HomeGroupsTalkZeitgeist
Hide this

Results from Google Books

Click on a thumbnail to go to Google Books.

Out of Reach by V. M. Jones
Loading...

Out of Reach (original 2003; edition 2008)

by V. M. Jones

MembersReviewsPopularityAverage ratingMentions
463251,994 (4.43)2
Member:KeenePubLibYA
Title:Out of Reach
Authors:V. M. Jones
Info:Marshall Cavendish Corp/Ccb (2008), Hardcover, 264 pages
Collections:Your library
Rating:
Tags:None

Work details

Juggling with Mandarins by V. M. Jones (2003)

None

None.

Loading...

Sign up for LibraryThing to find out whether you'll like this book.

No current Talk conversations about this book.

» See also 2 mentions

Showing 3 of 3
Thirteen year-old Pip hates going to his soccer games because of his dad. He's one of those obnoxious parents who yells and complains about every call. To make matters worse, Pip's older brother Nick is much better at soccer than he is. But when Pip accidentally sneaks into the brand new sports center just down the street before it opens, he finds the room with climbing walls and - before he realizes what he's doing - he climbs to the top without any ropes and finds a sport where he's a natural.

Pip - who starts going by Phil at the climbing gym - is especially likeable and you really feel his discomfort with soccer and his dad. There's also an awkward romance mixed into the story that will resonate with a lot of kids. In some ways it even felt a little like the original "Karate Kid," with the hero, the girl, and the bully, although with some slight variations, but still a well-written and easy read with a satisfying ending. There's a small amount of profanity and one crude joke, but it's mostly a clean book. I also liked the New Zealand setting in the story (at least I think that's where he lived). ( )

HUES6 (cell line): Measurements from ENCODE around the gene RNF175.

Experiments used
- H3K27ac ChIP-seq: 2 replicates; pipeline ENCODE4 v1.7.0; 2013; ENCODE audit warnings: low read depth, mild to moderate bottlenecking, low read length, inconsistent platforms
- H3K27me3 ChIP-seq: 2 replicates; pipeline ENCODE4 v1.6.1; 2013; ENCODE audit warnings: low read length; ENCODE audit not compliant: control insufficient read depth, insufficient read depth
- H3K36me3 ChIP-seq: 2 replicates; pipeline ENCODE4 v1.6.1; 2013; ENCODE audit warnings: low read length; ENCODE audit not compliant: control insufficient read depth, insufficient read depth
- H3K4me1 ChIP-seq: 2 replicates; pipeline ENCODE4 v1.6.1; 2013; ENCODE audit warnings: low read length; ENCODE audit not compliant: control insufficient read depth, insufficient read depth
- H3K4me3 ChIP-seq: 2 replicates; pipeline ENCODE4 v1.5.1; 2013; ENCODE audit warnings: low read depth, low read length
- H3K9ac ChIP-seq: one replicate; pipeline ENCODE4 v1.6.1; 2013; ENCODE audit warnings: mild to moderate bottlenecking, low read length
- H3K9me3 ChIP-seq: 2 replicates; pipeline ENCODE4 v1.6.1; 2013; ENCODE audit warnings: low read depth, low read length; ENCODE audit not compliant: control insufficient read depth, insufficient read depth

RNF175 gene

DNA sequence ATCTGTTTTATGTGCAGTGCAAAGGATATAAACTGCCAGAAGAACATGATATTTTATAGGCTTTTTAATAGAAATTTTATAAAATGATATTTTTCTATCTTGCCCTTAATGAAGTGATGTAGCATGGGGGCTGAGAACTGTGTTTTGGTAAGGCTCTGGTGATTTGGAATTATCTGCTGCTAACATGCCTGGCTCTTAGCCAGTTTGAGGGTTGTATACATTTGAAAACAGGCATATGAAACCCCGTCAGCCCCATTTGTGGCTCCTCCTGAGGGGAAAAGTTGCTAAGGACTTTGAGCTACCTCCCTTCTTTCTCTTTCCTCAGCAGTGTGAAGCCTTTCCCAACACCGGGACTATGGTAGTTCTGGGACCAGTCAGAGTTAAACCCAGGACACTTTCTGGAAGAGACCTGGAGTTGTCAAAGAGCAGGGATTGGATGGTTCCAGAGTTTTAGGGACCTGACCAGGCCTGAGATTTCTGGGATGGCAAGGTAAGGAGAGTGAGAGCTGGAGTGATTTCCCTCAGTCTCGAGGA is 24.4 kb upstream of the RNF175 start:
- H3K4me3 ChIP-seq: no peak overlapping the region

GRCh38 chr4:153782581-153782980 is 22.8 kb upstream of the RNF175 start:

J.Green | Aug 26, 2014 |
Thirteen year-old Pip hates going to his soccer games because of his dad. He's one of those obnoxious parents who yells and complains about every call. To make matters worse, Pip's older brother Nick is much better at soccer than he is. But when Pip accidentally sneaks into the brand new sports center just down the street before it opens, he finds the room with climbing walls and - before he realizes what he's doing - he climbs to the top without any ropes and finds a sport where he's a natural.

Pip - who starts going by Phil at the climbing gym - is especially likeable and you really feel his discomfort with soccer and his dad. There's also an awkward romance mixed into the story that will resonate with a lot of kids. In some ways it even felt a little like the original "Karate Kid," with the hero, the girl, and the bully, although with some slight variations, but still a well-written and easy read with a satisfying ending. There's a small amount of profanity and one crude joke, but it's mostly a clean book. I also liked the New Zealand setting in the story (at least I think that's where he lived). ( )
  J.Green | Aug 26, 2014 |